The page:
Who is bpNichol?
Barrie Phillip Nichol (aka bpNichol) records this passage from Henry Miller in 1979 in his Houses of the Alphabet notebook. It is one of many moments when his concerns for both the genre of biography and the way he would be remembered become apparent. This is also a theme in many of his poems as well, which can be linked to a much larger context, origin. For him, both biography and autobiography are fictions that try to make sense of incomplete data, memories, perspectives, and facts through plausible interpretations.
bpNichol (Barrie Phillip Nichol) was born in Vancouver, BC, in 1944. In 1963, he received a teaching certificate from the University of British Columbia and briefly taught elementary school. He also worked for the University of Toronto Libraries, was a theradramatist and administrator for a therapy foundation called Therafields, and, in the 1980s, wrote for several children’s television shows, such as Fraggle Rock and The Carebears. bpNichol died in 1988 in Toronto.
His career as a poet began in the early 1960s, and his early attempts at writing produced fiction and lyric poetry. It wasn't until the late 1960s, upon arriving in Toronto that Nichol decided to concentrate on visual poetry, or "ideopomes," as he called them. This decision ended up gaining him attention and reknown as a poet, because visual poetry had been, unbeknowst to him, enjoying since the early 1950s an international surge of interest as "concrete poetry."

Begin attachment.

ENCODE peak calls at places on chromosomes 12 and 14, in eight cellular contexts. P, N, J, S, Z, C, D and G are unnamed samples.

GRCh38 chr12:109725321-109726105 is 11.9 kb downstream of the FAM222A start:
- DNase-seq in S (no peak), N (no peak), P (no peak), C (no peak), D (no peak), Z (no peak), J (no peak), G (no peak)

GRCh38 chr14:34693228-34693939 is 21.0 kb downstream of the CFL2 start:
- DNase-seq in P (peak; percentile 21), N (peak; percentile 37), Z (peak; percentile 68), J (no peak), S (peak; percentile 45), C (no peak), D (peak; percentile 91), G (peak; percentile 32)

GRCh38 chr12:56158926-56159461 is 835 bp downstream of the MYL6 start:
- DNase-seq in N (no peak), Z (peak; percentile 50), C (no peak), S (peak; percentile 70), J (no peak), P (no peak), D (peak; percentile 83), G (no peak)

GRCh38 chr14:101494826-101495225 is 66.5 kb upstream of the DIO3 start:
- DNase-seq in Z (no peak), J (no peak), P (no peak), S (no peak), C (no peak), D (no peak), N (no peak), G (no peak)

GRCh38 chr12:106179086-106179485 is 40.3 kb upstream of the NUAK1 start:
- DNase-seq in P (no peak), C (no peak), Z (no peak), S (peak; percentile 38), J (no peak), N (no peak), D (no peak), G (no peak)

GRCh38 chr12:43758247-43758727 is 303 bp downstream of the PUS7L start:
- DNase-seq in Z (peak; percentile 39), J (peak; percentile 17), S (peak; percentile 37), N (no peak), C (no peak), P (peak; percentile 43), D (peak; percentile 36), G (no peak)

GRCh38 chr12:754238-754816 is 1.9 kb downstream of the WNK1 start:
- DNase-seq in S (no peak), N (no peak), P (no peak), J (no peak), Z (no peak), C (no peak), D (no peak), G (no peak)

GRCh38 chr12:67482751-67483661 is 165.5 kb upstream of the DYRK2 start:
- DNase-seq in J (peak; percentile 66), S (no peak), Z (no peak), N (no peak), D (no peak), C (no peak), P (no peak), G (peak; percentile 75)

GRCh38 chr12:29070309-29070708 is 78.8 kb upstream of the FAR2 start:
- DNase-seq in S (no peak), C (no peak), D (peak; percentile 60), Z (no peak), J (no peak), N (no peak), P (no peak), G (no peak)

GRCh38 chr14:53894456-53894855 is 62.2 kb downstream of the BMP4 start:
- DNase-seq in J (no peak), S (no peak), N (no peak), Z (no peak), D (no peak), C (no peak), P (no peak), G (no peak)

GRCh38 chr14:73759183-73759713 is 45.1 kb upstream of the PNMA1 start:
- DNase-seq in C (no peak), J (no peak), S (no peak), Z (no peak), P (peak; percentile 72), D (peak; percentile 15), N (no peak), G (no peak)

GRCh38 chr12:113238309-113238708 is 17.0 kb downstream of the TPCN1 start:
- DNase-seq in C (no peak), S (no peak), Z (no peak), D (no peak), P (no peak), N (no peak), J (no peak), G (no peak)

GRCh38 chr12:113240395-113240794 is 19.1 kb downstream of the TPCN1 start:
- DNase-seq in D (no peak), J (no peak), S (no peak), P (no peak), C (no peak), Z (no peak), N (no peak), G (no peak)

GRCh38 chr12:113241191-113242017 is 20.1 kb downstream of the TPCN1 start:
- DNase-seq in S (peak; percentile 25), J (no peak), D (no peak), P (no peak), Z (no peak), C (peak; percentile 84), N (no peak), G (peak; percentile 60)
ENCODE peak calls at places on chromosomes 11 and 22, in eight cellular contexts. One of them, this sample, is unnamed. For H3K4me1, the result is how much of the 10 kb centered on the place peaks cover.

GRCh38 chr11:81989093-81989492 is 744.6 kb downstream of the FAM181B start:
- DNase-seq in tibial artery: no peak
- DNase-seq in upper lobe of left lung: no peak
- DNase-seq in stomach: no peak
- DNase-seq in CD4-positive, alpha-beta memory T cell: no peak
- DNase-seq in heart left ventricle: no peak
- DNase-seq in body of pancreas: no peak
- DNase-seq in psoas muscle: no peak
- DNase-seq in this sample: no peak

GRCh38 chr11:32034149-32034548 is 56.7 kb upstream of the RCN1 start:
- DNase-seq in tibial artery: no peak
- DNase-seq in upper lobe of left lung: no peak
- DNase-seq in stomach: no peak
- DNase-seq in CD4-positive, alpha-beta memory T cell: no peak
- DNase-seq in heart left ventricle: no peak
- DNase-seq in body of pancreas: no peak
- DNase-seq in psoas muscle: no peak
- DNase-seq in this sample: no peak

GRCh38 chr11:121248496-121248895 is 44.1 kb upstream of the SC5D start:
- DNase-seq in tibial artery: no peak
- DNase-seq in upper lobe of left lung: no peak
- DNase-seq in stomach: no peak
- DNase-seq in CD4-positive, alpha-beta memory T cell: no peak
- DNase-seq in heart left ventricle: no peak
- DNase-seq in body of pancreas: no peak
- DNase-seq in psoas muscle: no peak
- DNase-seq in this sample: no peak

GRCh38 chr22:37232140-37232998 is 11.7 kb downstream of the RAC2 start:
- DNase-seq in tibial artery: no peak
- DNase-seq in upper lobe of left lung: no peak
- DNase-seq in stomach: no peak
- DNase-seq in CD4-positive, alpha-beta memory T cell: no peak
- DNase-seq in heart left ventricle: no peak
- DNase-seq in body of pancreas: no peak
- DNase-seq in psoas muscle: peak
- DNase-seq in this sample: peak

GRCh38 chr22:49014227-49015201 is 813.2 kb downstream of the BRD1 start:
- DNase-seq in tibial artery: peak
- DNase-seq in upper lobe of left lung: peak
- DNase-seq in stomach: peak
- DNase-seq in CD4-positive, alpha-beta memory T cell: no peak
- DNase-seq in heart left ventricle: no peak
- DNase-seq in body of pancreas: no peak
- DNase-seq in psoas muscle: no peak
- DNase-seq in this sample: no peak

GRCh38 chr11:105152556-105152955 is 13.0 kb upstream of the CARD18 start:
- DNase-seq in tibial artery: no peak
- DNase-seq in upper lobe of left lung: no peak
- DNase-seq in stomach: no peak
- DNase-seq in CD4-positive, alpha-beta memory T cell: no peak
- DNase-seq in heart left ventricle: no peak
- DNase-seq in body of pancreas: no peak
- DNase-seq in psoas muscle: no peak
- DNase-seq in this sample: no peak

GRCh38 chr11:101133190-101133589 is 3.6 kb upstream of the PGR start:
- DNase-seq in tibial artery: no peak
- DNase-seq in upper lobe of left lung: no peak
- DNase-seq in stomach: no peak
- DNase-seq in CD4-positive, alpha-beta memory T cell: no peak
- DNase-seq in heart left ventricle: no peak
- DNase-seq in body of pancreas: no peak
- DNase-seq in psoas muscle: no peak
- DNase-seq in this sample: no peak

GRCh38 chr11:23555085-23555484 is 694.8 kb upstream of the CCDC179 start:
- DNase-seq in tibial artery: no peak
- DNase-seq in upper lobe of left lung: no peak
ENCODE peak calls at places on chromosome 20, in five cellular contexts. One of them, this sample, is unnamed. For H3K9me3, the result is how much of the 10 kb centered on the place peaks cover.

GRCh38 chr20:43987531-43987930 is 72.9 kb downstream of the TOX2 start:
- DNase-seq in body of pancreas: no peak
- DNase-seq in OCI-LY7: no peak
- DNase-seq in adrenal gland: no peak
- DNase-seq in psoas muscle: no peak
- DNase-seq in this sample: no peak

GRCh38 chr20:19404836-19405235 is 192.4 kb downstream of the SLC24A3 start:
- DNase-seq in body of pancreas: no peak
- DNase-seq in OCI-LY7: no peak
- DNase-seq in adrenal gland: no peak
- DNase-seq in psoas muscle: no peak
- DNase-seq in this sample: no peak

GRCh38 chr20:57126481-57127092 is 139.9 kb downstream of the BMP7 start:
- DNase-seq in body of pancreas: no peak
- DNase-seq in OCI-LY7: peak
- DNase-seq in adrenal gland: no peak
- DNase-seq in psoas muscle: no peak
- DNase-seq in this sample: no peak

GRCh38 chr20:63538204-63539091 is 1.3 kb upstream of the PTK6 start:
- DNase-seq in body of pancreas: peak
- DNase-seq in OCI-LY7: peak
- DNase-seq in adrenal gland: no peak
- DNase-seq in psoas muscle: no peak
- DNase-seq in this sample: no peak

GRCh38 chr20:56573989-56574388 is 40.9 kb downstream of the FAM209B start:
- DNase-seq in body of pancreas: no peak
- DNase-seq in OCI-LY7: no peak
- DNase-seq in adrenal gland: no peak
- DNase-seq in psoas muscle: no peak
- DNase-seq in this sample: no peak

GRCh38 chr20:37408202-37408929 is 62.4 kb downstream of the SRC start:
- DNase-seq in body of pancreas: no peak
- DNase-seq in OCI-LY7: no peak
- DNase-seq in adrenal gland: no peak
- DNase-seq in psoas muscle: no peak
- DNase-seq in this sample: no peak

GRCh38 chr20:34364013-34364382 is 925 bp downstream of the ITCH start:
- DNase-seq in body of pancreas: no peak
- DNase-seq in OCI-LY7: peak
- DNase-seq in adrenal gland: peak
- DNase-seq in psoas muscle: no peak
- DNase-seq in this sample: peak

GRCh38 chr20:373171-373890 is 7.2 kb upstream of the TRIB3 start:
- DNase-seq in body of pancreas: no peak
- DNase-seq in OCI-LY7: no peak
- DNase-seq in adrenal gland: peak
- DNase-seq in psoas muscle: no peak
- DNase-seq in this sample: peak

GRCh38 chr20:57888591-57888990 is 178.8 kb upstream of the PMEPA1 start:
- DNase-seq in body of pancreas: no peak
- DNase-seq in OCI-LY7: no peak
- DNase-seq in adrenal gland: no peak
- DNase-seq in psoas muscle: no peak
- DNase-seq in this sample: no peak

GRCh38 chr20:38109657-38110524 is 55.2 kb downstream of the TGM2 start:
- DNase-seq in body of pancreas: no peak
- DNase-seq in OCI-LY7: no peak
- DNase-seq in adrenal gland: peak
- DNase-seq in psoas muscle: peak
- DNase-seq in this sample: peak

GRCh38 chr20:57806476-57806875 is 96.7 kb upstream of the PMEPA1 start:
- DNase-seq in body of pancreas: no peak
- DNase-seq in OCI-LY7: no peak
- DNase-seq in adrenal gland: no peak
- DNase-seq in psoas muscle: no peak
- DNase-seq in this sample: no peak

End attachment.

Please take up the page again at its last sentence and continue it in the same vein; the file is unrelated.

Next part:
Nichol's first major collection of concrete poetry, Konfessions of an Elizbethan Fan Dancer, marked the beginning of a long engagement with the typewriter and the visual possibilities that it could produce. The grid-like qualities of typewritten text allowed him to reproduce letters exact distances apart, and to create meaning semantically and visually. Soon after this he published bp, a boxed set of concrete poems, and in 1970 the Governor General's Award-winning collection of loose poems, Still Water.
Among his many books of prose, Craft Dinner: Stories & Texts, 1966-1976 (1978), Journal (1978), Still (1983), and Selected Organs: Parts of an Autobiography (1988) stand out as the most important and interesting. bpNichol also spent a considerable amount of time over the years developing several series of poems, including his concrete letter poems, and the series ‘Probable Systems;' however many believe that The Martyrology is his most significant poem and is the culmination of his life's work as a poet.
bpNichol also performed sound poetry in solo concerts, with various other performers, and as one of the group The Four Horsemen. He founded Ganglia Press in 1965 with David Aylward and grOnk magazine in 1967 with Bill Bissett and David UU (David W. Harris). He edited various magazines and anthologies, as well as bringing many books by other writers out through a long involvement with Coach House Press. As for his own work, he published a wide range of poetry and prose in too many books and pamphlets to count, and always with the small presses, whose work he passionately believed in.
Throughout his life, Nichol continued to subvert formal and thematic conventions in his shorter poems and sequences—effortlessly moving between genres, blurring and experimenting with generic boundaries. bpNichol is considered to be one of Canada's greatest poets.